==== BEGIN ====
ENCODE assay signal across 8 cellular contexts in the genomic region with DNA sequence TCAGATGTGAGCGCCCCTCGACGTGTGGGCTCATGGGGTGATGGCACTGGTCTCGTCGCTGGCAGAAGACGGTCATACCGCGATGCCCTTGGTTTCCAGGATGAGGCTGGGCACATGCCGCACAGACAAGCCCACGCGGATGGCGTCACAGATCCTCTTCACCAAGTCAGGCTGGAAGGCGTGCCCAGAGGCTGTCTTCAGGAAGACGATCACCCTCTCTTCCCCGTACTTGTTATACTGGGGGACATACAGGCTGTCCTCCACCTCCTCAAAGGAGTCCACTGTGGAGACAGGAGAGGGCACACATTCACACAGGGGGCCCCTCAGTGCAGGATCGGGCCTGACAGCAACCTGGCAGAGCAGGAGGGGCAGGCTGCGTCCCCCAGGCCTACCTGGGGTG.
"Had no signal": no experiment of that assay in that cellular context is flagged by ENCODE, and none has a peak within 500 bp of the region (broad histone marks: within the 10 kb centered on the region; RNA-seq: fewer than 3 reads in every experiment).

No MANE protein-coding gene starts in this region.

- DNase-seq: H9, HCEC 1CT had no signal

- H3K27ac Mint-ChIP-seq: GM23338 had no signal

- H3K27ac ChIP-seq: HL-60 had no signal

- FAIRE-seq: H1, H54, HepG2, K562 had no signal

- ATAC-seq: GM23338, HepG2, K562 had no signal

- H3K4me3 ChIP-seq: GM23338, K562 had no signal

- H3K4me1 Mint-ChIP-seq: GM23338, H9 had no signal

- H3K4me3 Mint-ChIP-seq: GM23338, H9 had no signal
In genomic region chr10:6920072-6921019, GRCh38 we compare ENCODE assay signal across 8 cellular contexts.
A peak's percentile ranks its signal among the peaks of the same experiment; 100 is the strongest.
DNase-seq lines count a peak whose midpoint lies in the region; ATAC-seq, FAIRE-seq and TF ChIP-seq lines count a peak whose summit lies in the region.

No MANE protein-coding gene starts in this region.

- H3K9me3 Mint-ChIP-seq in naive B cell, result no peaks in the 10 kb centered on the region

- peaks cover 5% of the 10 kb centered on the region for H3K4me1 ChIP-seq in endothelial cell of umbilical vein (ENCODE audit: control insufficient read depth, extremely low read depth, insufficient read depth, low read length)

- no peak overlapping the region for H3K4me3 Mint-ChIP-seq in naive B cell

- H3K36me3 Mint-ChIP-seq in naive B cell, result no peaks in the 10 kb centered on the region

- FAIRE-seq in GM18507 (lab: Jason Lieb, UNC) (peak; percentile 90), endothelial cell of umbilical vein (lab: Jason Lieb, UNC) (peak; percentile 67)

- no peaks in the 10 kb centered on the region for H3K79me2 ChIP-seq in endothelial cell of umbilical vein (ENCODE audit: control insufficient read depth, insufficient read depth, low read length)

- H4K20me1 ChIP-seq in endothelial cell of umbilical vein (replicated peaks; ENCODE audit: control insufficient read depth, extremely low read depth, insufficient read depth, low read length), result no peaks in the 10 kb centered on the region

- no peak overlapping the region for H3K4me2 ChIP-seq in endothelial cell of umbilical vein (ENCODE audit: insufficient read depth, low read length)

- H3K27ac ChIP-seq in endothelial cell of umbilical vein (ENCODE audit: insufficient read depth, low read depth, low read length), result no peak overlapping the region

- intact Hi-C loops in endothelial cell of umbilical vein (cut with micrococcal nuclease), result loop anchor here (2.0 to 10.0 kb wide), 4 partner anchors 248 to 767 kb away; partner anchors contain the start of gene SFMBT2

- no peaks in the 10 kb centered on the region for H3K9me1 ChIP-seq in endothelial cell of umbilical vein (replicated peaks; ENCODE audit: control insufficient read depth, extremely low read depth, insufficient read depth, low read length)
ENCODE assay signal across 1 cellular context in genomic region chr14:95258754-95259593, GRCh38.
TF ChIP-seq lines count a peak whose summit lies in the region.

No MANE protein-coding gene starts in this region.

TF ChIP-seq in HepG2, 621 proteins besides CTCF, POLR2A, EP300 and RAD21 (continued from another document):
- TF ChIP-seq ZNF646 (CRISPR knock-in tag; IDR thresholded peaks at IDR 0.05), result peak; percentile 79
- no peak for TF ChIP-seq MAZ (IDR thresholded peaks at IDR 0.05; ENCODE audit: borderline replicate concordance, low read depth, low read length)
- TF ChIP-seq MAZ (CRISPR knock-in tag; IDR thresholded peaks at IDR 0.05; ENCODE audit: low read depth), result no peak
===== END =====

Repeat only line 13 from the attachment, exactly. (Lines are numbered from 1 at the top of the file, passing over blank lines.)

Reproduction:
A peak's percentile ranks its signal among the peaks of the same experiment; 100 is the strongest.